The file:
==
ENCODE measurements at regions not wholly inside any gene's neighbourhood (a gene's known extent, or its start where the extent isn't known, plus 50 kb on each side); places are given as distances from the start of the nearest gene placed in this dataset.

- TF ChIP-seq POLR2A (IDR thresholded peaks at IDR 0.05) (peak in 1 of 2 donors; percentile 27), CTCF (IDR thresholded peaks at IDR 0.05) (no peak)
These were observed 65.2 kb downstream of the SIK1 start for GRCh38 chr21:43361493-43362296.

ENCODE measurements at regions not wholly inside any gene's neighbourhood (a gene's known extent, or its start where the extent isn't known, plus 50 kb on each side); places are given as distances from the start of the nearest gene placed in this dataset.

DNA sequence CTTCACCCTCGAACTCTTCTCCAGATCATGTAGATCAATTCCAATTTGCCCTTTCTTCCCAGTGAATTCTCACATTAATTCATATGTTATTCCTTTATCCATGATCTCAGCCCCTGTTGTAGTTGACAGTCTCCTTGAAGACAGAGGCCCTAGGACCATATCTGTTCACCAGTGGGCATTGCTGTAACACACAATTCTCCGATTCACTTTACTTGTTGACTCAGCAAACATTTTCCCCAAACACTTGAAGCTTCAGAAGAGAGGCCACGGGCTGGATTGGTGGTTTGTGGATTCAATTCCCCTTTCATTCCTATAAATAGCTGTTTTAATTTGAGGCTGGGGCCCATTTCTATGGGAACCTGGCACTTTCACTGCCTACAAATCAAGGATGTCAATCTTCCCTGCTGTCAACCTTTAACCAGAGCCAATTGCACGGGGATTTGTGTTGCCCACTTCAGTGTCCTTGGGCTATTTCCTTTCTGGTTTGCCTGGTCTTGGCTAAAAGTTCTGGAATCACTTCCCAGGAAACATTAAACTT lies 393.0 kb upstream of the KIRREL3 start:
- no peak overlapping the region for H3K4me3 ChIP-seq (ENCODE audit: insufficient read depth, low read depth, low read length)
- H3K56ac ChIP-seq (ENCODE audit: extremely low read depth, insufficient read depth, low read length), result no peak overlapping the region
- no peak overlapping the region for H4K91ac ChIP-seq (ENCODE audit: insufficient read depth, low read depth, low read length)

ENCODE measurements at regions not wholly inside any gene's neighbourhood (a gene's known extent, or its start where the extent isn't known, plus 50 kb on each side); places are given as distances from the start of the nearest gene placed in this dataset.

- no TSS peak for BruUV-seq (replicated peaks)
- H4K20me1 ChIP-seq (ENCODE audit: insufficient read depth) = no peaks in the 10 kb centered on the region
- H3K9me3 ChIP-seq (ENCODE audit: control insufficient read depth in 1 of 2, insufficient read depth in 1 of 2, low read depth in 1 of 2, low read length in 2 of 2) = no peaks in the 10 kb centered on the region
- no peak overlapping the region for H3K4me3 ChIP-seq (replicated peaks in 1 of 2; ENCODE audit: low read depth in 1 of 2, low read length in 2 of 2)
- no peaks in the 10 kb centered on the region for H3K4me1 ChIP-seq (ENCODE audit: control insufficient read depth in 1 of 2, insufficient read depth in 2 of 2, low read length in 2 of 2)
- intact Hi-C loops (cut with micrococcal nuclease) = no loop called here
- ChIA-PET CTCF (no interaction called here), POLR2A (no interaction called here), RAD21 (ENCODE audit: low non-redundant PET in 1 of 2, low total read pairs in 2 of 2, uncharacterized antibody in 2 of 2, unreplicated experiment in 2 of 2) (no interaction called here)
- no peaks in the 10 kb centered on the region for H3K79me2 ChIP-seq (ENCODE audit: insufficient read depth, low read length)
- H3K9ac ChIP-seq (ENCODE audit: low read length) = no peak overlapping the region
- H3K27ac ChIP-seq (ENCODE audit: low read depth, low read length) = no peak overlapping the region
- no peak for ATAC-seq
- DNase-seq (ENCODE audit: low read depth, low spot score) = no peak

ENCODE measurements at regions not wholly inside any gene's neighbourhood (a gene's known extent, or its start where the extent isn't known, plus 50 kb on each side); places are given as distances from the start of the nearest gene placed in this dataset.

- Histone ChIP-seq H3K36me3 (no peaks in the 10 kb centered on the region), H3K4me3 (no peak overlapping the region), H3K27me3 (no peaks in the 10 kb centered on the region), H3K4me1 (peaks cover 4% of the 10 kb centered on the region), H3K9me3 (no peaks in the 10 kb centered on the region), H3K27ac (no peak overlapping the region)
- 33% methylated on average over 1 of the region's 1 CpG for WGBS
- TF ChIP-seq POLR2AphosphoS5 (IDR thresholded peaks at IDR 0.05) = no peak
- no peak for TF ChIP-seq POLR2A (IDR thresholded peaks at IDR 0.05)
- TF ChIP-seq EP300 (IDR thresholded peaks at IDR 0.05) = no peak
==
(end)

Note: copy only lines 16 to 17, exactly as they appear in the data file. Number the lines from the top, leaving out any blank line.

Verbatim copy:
- ChIA-PET CTCF (no interaction called here), POLR2A (no interaction called here), RAD21 (ENCODE audit: low non-redundant PET in 1 of 2, low total read pairs in 2 of 2, uncharacterized antibody in 2 of 2, unreplicated experiment in 2 of 2) (no interaction called here)
- no peaks in the 10 kb centered on the region for H3K79me2 ChIP-seq (ENCODE audit: insufficient read depth, low read length)